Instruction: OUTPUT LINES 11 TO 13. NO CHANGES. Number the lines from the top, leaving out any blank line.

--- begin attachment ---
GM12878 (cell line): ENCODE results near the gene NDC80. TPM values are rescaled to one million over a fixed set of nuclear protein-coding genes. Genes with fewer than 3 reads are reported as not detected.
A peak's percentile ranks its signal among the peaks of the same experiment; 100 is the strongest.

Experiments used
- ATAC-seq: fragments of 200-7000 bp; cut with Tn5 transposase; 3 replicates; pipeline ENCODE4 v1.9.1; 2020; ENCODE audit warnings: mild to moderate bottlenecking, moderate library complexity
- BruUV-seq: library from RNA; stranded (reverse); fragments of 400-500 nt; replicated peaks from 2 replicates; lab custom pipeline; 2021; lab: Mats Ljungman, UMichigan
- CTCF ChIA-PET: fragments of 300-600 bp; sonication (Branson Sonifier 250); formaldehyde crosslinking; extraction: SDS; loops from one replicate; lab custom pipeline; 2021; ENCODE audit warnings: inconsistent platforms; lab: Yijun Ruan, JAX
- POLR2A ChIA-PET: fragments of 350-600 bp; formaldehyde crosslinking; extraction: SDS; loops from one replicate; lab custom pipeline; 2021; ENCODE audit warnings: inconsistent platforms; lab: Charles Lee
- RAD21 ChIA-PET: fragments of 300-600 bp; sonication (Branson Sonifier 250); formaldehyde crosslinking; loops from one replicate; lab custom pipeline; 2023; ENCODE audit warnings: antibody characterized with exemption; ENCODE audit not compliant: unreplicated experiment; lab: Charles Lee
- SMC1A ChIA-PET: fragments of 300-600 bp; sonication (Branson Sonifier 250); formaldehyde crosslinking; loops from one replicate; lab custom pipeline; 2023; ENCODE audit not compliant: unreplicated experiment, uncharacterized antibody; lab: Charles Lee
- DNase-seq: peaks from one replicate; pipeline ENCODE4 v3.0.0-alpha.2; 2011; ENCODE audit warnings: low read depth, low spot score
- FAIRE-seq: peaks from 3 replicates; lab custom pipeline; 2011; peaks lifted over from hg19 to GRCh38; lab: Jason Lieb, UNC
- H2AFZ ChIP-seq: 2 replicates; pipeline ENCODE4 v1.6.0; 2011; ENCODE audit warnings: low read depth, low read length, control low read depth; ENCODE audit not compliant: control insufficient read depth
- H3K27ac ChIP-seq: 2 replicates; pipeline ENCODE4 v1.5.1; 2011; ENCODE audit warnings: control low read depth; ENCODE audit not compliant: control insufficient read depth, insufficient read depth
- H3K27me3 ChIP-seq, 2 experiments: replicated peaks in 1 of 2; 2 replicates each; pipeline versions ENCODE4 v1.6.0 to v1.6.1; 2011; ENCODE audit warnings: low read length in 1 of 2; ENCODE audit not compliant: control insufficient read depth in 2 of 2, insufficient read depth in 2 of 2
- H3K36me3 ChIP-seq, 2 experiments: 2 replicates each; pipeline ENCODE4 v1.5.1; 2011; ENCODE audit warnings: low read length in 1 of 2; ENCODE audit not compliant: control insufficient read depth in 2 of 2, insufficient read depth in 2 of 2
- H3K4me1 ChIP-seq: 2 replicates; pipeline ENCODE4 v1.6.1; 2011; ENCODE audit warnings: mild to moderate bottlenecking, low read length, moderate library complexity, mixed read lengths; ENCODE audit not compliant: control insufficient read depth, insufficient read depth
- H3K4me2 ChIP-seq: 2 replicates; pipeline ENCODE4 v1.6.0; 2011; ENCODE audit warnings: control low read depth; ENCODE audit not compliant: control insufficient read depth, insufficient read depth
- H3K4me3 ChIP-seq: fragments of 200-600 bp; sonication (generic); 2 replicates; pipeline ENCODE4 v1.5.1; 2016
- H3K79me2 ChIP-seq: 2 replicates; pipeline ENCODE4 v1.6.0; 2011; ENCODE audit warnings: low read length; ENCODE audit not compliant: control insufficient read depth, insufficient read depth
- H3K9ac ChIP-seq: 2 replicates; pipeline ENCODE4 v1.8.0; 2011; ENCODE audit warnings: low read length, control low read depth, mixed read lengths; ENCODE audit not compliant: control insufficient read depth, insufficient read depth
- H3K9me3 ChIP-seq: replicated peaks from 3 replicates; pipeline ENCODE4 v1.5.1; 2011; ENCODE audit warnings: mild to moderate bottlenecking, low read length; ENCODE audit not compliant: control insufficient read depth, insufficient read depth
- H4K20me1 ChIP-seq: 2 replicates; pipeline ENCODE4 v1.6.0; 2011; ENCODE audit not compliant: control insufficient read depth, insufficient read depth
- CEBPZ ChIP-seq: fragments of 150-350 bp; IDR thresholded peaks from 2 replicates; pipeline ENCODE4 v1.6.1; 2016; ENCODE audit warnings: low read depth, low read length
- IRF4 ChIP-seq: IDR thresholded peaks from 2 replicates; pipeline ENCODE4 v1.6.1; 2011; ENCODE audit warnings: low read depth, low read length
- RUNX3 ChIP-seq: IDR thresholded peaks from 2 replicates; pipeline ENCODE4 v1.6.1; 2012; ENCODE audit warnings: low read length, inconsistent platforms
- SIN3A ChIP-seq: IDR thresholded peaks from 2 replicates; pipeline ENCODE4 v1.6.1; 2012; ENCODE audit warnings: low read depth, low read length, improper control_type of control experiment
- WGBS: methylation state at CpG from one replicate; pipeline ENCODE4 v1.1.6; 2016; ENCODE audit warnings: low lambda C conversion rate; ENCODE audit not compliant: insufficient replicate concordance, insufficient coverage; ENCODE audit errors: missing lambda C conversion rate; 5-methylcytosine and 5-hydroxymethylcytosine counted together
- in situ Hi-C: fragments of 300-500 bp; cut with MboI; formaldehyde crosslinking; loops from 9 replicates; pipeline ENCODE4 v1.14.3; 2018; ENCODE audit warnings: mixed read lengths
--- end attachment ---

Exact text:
- FAIRE-seq: peaks from 3 replicates; lab custom pipeline; 2011; peaks lifted over from hg19 to GRCh38; lab: Jason Lieb, UNC
- H2AFZ ChIP-seq: 2 replicates; pipeline ENCODE4 v1.6.0; 2011; ENCODE audit warnings: low read depth, low read length, control low read depth; ENCODE audit not compliant: control insufficient read depth
- H3K27ac ChIP-seq: 2 replicates; pipeline ENCODE4 v1.5.1; 2011; ENCODE audit warnings: control low read depth; ENCODE audit not compliant: control insufficient read depth, insufficient read depth